2:05

Christopher Buehrer

Screening for LLS1 partner proteins by the yeast two-hybrid assay

Dr. John Gray

2:25

 Break

2:45

Awards ceremony


Abstract 5th URS


Alisha K. Anderson
Identification of virus protein-protein interactions
Advisor: Dr. Scott Leisner

Many plant and animal viruses are similar. An understanding of resistance to plant viruses may lead to new strategies for controlling animal pathogens and vice-versa. Cauliflower Mosaic Virus (CaMV) is a plant virus that is similar to the human viruses hepatitis B (Hep B) and human immune virus (HIV). The CaMV genome contains six genes. Gene III encodes a protein involved in viral particle formation. In the absence of gene VI, the protein encoded by gene III (pIII) is unstable. The prediction was that pIII is stabilized by the gene VI product (pVI) through a direct interaction. If these two proteins interact, the disruption may lead to virus inhibition. We have employed the yeast two-hybrid system to examine possible pVI-plll interactions. Gene III was amplified by polymerase chain reaction (PCR) and inserted into pJG4-5. The plasmid attached pill to the activation domain of a transcription factor used in the yeast two-hybrid system. Gene VI had previously been inserted into pEG2O2, thereby attached to the DNA binding domain of a transcription factor. The yeast two-hybrid system indicates that pIll and pVI do not appear to directly interact. Hence, stabilization of pill by pVl must be more complex than simple protein-protein interaction.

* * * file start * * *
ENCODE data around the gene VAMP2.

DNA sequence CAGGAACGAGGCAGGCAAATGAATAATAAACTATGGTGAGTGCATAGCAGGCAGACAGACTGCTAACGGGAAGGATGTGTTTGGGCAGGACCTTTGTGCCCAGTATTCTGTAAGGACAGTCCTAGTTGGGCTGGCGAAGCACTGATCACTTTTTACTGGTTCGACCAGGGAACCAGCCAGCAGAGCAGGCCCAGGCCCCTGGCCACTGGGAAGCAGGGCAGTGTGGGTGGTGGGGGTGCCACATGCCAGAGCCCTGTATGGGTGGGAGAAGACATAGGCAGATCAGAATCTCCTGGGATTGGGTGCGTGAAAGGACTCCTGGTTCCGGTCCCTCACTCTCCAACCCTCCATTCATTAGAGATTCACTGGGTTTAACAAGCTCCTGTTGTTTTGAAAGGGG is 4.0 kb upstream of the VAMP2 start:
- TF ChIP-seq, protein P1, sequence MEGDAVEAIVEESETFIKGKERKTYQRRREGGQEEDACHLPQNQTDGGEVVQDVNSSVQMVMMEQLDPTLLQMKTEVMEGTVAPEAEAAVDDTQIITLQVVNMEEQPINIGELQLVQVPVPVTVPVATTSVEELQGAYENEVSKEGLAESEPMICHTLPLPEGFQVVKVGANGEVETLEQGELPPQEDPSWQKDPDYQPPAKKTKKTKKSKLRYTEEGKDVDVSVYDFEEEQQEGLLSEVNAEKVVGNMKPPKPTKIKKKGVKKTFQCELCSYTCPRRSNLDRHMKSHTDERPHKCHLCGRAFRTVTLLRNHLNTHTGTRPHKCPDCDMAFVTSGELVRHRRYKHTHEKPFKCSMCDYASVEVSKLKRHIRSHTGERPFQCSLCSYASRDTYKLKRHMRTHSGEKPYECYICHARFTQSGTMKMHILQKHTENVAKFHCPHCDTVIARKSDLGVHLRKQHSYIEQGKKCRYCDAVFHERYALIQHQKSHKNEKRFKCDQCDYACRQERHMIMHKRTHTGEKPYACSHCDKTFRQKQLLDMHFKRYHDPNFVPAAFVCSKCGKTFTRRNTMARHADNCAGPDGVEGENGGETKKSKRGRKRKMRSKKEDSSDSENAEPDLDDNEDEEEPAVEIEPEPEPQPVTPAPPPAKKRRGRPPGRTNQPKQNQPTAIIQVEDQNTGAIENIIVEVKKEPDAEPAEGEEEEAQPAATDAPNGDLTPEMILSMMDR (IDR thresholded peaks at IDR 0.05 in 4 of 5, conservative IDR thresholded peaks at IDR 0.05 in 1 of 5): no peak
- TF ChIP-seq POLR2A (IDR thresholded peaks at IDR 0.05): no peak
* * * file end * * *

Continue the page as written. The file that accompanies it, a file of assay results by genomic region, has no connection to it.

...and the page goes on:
Thomas Baltzell
Investigation of LLS1 function by multiple protein alignment and protein interactor hunt
Advisor: Dr. John Gray